Steps meeting planners can take to improve response time to hotel Requests for Proposal
Without question, meeting planners are highly regarded by enthusiastic hotel sales executives who pursue group business. Yet when it comes to inquiries from planners, responses are often lackluster.
The issue of request-for-proposal response was an intense topic of discussion at the ConventionPlanit.com Advisory Council Meeting held in April 2010, where meeting planners questioned this common experience. ConventionPlanit.com is a popular online search engine that meeting professionals use to select meeting destinations and properties.
One seasoned meeting professional explained, “When my RFP is not responded to, it leads me to think it’s a reflection on how a hotel values and would manage my meeting.”
Why Hotels Don’t Respond to RFPs Why don’t properties respond promptly to meeting planner RFPs? Here are some common reasons:
Hotel sales executives are often inundated with inquiries that need to be qualified, and it is a time-consuming process.
Histories regarding an organization’s previous meetings are incomplete, complicating the process of verifying room-block and meeting-space requirements.
Information required in the RFP is incomplete. Sales executives who are uncertain about requirements or require additional information may delay responding to the meeting planner.
The hotel is waiting for an answer from a better piece of business before getting back to the planner. For example, a first-time meeting for which the room block is not prepaid may be trumped by a group with solid evidence of room-block consumption. Meeting space may be tentatively held by a previous group, and the sales executive is waiting for clearance before responding. Perhaps there is an overage in rooms required on a particular night that could exceed the hotel’s room inventory.
Some online lead-distribution channels still need someone to log in and qualify the lead. Delays in responding can occur when internal approval of rates may be required.
Events with no room block are redirected to the catering/events department, which can extend response times.
The RFP gets buried in the system. What Planners Can Do to Improve Response Time to RFPs Suppliers claim turnaround time for RFPs has been improving, although planners, in general, feel differently. Still, there are steps planners can take to improve response time:
Ensure that all information that a property will need is included in the RFP, including preferred dates, number of rooms, number of attendees, overall meeting requirements, verified room block history, etc.
Do some homework and narrow your search to a short list of qualified properties.
Create a deadline for the response and a realistic time frame for the decision.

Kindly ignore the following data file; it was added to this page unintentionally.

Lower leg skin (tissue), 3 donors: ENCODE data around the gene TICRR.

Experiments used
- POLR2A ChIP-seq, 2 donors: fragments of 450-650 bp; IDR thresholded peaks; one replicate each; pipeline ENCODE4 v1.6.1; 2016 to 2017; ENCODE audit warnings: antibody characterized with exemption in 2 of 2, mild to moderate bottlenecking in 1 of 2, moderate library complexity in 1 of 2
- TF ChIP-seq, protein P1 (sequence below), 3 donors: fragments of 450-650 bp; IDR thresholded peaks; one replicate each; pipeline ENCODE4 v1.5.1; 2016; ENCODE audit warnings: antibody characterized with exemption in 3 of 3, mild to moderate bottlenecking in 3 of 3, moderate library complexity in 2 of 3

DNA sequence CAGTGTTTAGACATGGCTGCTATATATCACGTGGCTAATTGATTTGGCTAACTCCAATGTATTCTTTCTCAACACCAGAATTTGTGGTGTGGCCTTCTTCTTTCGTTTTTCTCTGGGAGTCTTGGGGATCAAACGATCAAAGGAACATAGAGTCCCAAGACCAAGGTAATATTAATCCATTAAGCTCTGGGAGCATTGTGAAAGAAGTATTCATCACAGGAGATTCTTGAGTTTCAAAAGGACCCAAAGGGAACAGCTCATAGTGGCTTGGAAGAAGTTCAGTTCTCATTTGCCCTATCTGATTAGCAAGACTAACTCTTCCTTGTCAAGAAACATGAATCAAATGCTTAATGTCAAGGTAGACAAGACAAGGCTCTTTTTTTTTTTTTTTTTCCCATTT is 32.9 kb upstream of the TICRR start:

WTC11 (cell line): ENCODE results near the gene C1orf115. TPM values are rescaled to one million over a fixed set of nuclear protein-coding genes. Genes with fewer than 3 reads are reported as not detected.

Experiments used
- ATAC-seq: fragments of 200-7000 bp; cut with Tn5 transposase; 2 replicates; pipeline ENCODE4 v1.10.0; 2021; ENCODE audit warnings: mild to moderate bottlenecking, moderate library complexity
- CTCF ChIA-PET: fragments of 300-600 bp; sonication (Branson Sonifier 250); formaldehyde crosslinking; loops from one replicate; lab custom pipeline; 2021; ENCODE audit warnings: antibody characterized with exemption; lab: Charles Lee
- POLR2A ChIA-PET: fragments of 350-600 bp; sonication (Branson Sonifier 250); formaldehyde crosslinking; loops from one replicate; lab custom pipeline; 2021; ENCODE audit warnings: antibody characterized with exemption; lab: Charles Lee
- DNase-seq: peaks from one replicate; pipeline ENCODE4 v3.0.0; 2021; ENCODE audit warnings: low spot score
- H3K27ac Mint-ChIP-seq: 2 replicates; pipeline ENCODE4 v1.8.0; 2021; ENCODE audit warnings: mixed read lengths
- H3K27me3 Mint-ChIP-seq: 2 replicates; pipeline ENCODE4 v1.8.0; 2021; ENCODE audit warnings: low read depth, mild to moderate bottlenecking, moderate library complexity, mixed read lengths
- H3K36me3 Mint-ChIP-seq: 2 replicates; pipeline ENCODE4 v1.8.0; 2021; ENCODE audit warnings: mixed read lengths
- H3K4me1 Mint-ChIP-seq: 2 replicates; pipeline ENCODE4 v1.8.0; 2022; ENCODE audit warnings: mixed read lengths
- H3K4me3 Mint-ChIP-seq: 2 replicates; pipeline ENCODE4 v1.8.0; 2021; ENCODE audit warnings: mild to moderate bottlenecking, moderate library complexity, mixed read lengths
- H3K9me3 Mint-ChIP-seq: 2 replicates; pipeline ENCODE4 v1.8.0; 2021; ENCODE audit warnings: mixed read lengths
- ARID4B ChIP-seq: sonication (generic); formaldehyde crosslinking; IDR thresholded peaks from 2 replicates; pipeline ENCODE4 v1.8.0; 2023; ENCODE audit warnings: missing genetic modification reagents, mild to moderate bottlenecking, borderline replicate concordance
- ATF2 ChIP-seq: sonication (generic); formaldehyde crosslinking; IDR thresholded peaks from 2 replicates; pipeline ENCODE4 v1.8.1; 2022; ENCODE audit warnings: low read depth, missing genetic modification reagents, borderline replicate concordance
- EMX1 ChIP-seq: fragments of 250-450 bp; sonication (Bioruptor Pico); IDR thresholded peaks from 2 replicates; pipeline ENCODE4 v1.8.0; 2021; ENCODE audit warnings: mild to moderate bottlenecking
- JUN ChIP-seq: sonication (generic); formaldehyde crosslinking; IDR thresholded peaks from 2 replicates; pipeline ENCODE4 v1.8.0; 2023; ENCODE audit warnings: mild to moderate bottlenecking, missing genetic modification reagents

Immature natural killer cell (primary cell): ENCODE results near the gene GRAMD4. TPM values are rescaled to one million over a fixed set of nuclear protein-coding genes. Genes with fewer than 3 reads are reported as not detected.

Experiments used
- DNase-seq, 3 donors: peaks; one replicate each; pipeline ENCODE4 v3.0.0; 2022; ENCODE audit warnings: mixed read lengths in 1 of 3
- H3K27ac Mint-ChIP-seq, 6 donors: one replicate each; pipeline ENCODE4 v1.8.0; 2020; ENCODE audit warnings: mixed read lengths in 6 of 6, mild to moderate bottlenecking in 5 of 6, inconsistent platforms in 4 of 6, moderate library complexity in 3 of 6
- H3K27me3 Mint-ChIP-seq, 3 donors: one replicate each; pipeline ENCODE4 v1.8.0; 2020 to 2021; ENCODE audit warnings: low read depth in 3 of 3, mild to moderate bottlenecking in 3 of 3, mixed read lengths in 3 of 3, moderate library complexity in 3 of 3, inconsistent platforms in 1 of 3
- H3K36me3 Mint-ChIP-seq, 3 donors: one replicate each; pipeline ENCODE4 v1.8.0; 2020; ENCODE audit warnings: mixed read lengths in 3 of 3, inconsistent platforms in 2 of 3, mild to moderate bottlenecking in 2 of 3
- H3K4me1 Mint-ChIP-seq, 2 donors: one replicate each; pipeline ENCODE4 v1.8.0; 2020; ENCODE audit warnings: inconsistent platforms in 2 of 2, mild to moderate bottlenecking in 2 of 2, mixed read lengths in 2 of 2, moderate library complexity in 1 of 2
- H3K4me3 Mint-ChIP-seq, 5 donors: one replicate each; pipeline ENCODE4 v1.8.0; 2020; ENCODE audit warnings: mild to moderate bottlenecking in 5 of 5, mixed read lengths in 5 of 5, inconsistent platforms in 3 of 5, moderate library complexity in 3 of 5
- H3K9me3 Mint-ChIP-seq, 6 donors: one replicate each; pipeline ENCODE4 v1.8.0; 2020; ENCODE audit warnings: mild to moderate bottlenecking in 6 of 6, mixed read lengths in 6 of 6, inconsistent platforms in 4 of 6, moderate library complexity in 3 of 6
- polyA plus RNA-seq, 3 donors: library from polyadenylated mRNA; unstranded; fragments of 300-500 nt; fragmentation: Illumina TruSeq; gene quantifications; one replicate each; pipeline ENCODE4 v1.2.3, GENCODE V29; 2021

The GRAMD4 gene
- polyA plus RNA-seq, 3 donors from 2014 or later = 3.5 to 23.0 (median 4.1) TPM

RFPs are taken more seriously if you avoid looking as if you’re fishing around for rates.
Indicate how the decision will be made, including the steps properties can anticipate in the process.
Call the hotel sales department to ask about the status. Properties interested in landing business should have procedures in place to respond quickly to phone requests, especially if a planner is following up on a previous communication.
What to Look for in an Online Search Directory Using an online search directory to send out RFPs can be a useful tool for planners, but only if it generates prompt responses from properties that meet the specifications outlined by the planner. Here are some tips to ensure that the online RFP process works:
Make sure the search directory is applicable to your specific needs. Search channels often cater to specific markets, such as conventions, small meetings, group tours, or social events.
Ask how properties are qualified to receive the RFP, how many properties receive it, and what follow-up is provided to ensure that properties respond. Online search directories that provide personalized follow-up will achieve more timely responses and higher response rates.
Find out if RFP responses come directly back to the planner or are channeled through other people first.
Ask if there is a fee to submit RFPs and if any third party will receive a commission on the business if it is booked through the RFP process.
The group meetings market is and always will be a relationship business. Meeting planners warrant high priority when they’re buying. If responding to inquiries is given the prompt attention it merits, procedures can be put into practice so sales executives can efficiently get to the business of selling to more qualified buyers—a win-win!
Katherine Markham, CHME, and David Markham are principals and co-founders of ConventionPlanit.com, a leading commission-free search directory for meeting professionals to find suitable meeting destinations, facilities, and service providers. The site includes several options for submitting RFPs directly to properties, including its RFP® Valet service.